The OBRA-87 reforms addressed the major deficits found in a series of more than 30 state and federal reports between 1970 and 1986 that presented evidence about seriously substandard care and analyzed the weaknesses in federal and state regulatory systems. The OBRA-87 reforms were a comprehensive and innovative approach to nursing home regulation: (1) They altered three fundamental elements of the federal regulatory system (the standards, the process for inspecting homes to determine whether they are in compliance with the standards, and the enforcement system for dealing with homes that are not in compliance); (2) The reforms in all three of the components of the new regulatory system were resident-focused and outcome-oriented; (3) The reforms incorporated the best of the enforcement strategies used by states to encourage homes to comply with standards.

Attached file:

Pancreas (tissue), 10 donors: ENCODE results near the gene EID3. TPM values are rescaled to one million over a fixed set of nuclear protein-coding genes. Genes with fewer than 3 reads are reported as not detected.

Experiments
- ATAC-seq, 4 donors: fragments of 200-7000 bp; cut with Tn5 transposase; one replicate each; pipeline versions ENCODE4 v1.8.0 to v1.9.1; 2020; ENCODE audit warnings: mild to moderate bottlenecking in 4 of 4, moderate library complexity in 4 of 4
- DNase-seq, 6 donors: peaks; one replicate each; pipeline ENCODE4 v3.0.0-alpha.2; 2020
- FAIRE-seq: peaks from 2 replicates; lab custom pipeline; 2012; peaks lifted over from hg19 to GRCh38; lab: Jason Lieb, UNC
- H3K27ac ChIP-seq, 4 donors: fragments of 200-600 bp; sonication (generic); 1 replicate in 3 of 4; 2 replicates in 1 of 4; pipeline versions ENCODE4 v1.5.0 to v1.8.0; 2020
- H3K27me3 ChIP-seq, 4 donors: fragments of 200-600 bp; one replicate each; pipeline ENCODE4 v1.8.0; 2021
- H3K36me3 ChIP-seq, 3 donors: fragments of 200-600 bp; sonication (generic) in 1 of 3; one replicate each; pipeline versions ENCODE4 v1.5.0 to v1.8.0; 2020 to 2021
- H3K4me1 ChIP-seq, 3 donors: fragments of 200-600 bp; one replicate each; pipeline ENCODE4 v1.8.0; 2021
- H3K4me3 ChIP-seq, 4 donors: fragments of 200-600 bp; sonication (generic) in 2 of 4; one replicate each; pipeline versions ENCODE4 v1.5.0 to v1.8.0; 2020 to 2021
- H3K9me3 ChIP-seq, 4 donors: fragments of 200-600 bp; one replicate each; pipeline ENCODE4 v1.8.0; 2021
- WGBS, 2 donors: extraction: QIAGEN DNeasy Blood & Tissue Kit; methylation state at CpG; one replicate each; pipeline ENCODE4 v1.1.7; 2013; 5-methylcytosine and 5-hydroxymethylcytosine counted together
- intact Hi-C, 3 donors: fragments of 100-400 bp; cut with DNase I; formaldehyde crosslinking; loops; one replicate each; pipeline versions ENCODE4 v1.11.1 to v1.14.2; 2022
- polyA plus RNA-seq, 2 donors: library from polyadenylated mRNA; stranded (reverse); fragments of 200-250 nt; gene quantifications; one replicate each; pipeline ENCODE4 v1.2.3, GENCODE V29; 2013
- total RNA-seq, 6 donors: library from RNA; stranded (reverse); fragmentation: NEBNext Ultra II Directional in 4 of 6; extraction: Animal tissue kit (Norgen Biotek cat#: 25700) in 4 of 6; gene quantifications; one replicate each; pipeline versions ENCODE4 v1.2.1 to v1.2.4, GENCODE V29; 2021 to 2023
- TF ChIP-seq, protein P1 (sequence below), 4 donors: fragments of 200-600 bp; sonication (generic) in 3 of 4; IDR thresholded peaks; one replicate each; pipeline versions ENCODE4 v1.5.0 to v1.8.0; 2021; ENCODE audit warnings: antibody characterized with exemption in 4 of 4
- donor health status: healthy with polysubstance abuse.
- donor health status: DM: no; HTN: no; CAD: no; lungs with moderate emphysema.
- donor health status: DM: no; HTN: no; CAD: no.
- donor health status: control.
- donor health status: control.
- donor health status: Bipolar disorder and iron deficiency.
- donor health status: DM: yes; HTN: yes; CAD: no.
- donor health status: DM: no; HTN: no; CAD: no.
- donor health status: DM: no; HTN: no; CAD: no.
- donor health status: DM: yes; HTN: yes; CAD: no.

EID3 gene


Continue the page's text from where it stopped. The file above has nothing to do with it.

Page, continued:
The reforms in OBRA-87 were endorsed by a substantial bipartisan majority in Congress and had widespread support from nursing home residents, families, organizations representing the elderly, and a host of long-term care providers, including nursing home owners, administrators, nurses, social workers, therapists and physicians.
The effect of the OBRA-87 reforms on quality of care and life for nursing home residents has been "impressive." Several studies have found significant improvements in quality of care and resident outcomes since implementation of the OBRA-87 reforms.
|Implemented in this survey?|
Please see above (Content of idea, Background of policy) on the Nursing Home Quality Initiative and OBRA '87.